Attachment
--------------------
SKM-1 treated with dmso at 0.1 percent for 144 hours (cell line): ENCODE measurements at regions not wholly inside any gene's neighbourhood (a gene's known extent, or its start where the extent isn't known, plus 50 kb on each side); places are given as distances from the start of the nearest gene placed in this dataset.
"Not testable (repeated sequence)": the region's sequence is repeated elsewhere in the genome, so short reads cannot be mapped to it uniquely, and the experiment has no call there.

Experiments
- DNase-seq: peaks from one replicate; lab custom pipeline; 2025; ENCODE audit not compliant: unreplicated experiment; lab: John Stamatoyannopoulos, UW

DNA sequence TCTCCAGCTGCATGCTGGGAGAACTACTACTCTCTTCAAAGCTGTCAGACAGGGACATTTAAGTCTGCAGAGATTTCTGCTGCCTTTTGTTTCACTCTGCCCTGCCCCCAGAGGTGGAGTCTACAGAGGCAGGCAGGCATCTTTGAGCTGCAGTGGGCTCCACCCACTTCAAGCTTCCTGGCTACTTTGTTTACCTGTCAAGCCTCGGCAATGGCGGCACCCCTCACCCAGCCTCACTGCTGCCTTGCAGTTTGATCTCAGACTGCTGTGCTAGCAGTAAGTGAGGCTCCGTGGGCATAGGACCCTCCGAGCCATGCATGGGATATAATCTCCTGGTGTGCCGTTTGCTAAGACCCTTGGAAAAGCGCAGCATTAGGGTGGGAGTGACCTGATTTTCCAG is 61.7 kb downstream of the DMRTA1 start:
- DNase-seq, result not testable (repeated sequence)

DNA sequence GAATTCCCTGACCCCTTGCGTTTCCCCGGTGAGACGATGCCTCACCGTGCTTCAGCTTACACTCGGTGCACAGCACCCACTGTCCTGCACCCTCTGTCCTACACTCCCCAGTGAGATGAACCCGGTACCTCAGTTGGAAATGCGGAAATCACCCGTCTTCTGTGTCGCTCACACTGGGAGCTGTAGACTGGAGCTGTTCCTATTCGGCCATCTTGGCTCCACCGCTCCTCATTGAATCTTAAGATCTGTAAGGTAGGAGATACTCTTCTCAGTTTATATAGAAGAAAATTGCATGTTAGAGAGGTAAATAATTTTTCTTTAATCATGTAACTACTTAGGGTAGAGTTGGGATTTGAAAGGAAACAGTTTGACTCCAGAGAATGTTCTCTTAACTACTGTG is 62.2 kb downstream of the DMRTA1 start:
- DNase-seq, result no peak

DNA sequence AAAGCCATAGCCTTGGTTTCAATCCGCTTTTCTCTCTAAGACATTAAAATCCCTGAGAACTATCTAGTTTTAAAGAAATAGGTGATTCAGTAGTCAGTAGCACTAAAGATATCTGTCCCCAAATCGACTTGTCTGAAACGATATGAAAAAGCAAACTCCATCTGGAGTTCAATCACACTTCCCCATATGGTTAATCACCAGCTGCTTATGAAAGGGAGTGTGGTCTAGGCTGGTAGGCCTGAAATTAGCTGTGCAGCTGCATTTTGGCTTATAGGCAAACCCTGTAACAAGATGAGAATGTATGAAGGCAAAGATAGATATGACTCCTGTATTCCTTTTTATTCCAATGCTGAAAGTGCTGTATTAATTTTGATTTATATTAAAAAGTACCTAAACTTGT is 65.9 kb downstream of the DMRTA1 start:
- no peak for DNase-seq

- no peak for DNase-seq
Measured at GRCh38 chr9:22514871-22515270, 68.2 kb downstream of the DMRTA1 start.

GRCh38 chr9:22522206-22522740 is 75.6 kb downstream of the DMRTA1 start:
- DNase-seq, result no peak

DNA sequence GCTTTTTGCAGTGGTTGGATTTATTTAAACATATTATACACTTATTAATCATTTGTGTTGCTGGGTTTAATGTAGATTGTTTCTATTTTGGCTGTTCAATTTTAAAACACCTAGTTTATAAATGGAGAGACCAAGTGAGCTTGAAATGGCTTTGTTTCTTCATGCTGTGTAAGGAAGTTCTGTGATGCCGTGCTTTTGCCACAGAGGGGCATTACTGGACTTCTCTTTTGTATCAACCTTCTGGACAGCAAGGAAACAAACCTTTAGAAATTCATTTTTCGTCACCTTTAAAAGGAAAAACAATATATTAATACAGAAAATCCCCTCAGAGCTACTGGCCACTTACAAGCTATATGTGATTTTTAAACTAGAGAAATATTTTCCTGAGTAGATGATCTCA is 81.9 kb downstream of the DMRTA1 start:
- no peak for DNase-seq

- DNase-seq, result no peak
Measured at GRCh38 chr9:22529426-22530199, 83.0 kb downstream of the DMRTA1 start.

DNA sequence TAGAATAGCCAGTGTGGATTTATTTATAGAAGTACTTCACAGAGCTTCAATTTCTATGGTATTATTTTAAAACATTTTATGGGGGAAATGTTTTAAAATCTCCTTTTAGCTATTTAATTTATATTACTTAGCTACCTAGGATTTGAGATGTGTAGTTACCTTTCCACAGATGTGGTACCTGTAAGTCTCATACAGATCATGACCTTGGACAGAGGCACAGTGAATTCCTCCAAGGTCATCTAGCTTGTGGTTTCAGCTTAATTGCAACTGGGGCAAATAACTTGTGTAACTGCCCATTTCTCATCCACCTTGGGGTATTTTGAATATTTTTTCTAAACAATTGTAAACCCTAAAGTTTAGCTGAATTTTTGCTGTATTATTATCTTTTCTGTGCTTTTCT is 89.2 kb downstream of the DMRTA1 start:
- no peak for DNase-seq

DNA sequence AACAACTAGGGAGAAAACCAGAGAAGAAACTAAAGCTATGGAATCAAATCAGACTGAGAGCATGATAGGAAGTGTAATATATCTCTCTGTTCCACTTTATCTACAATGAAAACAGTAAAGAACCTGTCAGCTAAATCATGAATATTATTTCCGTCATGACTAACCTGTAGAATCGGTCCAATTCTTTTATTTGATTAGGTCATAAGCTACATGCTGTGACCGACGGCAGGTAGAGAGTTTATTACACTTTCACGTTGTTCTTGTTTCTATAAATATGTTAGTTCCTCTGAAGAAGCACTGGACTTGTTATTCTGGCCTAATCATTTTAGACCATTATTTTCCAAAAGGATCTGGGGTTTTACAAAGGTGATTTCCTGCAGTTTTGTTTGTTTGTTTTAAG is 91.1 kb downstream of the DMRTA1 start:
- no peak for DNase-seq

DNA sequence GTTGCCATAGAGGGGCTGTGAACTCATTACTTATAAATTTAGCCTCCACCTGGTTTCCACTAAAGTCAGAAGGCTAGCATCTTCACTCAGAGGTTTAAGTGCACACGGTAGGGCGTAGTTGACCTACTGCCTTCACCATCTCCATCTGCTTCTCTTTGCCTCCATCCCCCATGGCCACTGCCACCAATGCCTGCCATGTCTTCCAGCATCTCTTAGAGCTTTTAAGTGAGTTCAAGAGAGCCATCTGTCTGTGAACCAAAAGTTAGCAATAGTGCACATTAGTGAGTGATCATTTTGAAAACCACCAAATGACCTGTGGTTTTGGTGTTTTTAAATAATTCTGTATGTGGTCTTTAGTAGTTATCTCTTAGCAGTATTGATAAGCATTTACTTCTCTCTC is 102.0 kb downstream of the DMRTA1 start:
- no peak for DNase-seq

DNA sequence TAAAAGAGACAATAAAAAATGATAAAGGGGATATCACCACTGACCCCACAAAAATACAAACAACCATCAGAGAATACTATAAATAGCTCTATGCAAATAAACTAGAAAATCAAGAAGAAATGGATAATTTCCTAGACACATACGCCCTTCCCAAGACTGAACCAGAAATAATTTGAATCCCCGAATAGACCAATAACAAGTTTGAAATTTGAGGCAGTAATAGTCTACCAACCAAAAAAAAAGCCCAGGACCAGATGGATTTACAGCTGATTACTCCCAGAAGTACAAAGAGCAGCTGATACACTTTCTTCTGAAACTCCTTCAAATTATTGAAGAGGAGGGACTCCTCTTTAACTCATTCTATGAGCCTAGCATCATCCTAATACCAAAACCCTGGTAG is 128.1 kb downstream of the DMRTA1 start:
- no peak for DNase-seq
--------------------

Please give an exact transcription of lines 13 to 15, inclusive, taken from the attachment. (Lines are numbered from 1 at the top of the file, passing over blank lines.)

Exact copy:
GRCh38 chr9:22522206-22522740 is 75.6 kb downstream of the DMRTA1 start:
- DNase-seq, result no peak

DNA sequence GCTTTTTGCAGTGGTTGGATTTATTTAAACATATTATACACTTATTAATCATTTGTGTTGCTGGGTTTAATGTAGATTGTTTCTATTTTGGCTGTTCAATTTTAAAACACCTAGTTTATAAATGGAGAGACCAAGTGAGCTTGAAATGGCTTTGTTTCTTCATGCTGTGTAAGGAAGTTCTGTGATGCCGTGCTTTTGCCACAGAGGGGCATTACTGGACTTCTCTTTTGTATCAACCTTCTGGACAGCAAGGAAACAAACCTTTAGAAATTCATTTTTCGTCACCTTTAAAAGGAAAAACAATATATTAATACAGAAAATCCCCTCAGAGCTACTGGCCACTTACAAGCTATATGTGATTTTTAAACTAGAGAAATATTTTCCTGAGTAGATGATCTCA is 81.9 kb downstream of the DMRTA1 start: